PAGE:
Following the genocide in Rwanda in 1994, which claimed the lives of 800,000 Tutsis and moderate Hutus, Jean Hatzfeld visited Rwanda and spoke to the survivors of the atrocities. Into the Quick of Life: The Rwandan Genocide – The Survivors Speak is a harrowing read which tells in the survivors’ own words the horrors of the genocide including surviving massacres in churches, hiding under dead bodies, or spending days hiding in swamps as their former friends and neighbours scoured the area with machetes seeking to kill them.
In A Time for Machetes: The Rwandan Genocide – The Killers Speak, Hatzfeld returns to Rwanda and this time he speaks to the perpetrators of the genocide: ten men who are serving time in a prison for their part in the genocide. As a prolific reader of books relating to the Rwandan genocide, my expectations on picking up this book were quite specific. What the perpetrators of the Rwandan genocide did was unthinkable; it defied words and stretched the bounds of the human imagination.
I hoped to gain some insight into what the killers had been thinking, what had motivated them, and how they justified their own actions. I expected to read that the men had been caught up in the frenzy and organisation of the time and that they were somewhat horrified by their actions today. I expected the passage of time and life in prison to have inspired a remorseful attitude and an appreciation of the human cost and loss of life resulting from their actions. I was disappointed.
There is no doubt that this is an excellent book, and I have no hesitation giving it five stars and recommending that people read it. Hatzfeld’s brave and tireless enquiry has given us an extremely rare insight into the mind of a genocidal killer. The questions that he asks, the commentary, and background information that he provides – and the process he undergoes to gain the killers’ trust – provides an invaluable resource that we simply have not had with other genocides. In the end though, it seems that my expectation of remorse and reconciliation was beyond naive.
The chapters in the book detail the level of organisation of the killings, including how gang members were initiated and how they were instructed on how to kill. There are descriptions of how men were punished or not rewarded if they failed to kill and how there were called upon and dispatched each morning and fed and rewarded each evening. The respondents discuss how they overcame initial hesitation with respect to the killings, how they began to dehumanise Tutsis in order to kill them, and how they felt about rape and looting.
“We no longer saw a human being when we turned up a Tutsi in the swamps. I mean a person like us, sharing similar thoughts and feelings” – Pio
Throughout reading the book, there is the continual and nagging feeling that something is missing. In a sense, it is the complete lack of sincerity, humanity, or accountability. One killer speaks of how he magnanimously spared the life of a woman only to kill her days later once her usefulness had run its course. The killers display an incredible sense of entitlement and a refusal to even hint or acknowledge of how wrong their actions were. They simply feel no remorse and even manage to express anger and impatience at their victims. If only they could get on with it and forgive them, then the killers could get their own lives back!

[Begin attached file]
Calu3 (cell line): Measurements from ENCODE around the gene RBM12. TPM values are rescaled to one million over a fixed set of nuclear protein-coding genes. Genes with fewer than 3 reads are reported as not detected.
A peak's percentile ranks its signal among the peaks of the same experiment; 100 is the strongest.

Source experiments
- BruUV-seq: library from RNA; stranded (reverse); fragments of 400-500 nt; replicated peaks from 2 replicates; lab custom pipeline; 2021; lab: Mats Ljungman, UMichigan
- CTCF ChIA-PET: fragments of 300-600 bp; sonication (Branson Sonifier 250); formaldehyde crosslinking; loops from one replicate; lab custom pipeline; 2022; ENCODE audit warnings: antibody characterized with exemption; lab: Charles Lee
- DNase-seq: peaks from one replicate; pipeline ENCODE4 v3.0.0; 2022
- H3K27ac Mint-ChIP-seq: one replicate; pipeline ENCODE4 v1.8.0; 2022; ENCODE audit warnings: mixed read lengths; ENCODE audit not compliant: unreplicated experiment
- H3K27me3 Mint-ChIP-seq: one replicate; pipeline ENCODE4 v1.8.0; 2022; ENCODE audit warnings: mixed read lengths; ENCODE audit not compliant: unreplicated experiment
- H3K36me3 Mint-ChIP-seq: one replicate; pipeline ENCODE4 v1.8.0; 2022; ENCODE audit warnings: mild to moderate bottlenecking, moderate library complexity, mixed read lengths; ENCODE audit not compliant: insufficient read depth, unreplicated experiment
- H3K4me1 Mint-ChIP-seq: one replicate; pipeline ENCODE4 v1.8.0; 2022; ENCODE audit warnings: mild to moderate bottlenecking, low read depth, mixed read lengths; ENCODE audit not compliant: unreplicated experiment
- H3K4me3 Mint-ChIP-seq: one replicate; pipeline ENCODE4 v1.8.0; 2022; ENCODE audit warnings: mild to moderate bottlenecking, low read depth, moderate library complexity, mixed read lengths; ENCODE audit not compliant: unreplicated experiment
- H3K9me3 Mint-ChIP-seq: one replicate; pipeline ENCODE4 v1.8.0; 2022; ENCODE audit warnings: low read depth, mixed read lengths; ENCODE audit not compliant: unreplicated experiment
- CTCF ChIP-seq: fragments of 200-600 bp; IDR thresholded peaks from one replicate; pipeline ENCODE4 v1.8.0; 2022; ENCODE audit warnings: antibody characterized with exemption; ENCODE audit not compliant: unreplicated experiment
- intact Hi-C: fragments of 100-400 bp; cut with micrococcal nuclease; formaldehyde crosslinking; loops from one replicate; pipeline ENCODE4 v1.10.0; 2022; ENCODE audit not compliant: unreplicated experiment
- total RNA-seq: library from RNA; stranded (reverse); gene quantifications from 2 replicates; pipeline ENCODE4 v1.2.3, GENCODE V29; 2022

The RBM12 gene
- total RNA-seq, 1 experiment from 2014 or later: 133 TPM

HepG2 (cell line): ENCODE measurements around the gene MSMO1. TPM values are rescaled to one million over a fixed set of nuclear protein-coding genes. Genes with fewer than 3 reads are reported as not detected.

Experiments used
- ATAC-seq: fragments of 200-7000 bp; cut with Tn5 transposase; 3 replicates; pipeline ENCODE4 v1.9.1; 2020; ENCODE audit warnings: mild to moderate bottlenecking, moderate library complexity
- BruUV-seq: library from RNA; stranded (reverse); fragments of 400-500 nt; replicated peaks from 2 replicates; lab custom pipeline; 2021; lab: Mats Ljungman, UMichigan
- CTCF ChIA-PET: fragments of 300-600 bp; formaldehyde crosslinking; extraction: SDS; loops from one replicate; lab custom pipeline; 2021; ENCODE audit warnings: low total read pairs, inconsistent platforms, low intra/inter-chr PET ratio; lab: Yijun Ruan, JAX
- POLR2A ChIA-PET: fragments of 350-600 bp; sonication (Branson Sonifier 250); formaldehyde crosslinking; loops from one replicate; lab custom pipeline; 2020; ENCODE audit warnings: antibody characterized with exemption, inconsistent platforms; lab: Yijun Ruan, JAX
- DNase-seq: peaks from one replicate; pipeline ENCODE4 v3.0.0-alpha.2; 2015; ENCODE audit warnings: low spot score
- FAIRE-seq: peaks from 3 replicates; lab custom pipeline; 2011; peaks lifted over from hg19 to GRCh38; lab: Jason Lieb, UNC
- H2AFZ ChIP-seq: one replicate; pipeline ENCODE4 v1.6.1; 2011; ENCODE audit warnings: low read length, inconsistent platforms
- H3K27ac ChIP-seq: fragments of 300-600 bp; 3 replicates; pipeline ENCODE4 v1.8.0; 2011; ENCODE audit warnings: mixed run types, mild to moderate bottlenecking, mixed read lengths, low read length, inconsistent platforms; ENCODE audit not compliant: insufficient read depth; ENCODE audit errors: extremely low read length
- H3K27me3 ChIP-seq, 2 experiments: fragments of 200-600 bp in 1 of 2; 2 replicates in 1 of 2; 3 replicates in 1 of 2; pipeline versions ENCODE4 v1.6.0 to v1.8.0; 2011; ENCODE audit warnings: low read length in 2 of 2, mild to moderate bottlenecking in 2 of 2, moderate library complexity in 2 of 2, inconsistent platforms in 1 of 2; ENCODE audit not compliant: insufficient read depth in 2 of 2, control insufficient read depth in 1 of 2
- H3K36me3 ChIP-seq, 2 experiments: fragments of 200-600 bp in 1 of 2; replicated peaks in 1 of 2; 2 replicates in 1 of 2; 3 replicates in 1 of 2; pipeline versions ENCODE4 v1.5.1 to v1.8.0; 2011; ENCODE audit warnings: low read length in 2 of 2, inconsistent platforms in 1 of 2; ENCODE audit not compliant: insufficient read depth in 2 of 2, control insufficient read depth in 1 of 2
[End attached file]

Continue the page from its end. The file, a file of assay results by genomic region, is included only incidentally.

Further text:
“I believe the consequences have been most unfortunate for us all. The others have gathered in many dead. But we, too, have met with perilous hardships in the camps and a wretched life in prison” – Fulgence
It is possible that this sense of brazen remorselessness has to do with way in which the questions were asked of the killers or the manner in which they were reported; however, Hatzfeld had specifically set out to give the killers a voice, to put the inconceivable into words, so I would be less likely to believe that it is deliberate bias. It is likely that much has been lost in translation between the original Kinyarwandan to French to English. The fact remains that much of the text in the book is reported in the killers’ own words and that the ten respondents were part of an original gang that managed to stay together during their time in prison.
Quite simply, it is most likely that they simply did not feel remorse or the full impact of their actions as the genocidal discourse had remained intact during their time in prison and nothing had been done to separate the men or break down these beliefs. Mention is made in the closing chapter of the book of the men being sent to a re-education camp at Bicumbi before the majority of them were released back into the community in May 2003, but the interviews in the book took place before this occurred. Hatzfeld’s final book in this trilogy, The Strategy Of Antelopes: Rwanda After the Genocide picks up where the killers have been released into the community and details their difficulty in settling back down in the communities and how their Tutsi neighbours must tolerate them.
I would certainly recommend this book, but I would certainly not recommend that this be the only book that you read on the Rwandan genocide. These are the top books that I would recommend on the Rwandan genocide:
- Left to Tell: Discovering God Amidst the Rwandan Holocaust by Immaculee Ilibagiza
- An Ordinary Man: The True Story Behind Hotel Rwanda by Paul Rusesabagina
- Season of Blood: A Rwandan Journey by Fergal Keane
- Into the Quick of Life: The Rwandan Genocide – The Survivors Speak by Jean Hatzfeld
- The Bone Woman: A Forensic Anthropologist’s Search for Truth in the Mass Graves of Rwanda, Bosnia, Croatia, and Kosovo by Clea Koff
Despite the difficulties presented with the subject matter, I would still give this book five out of five stars.
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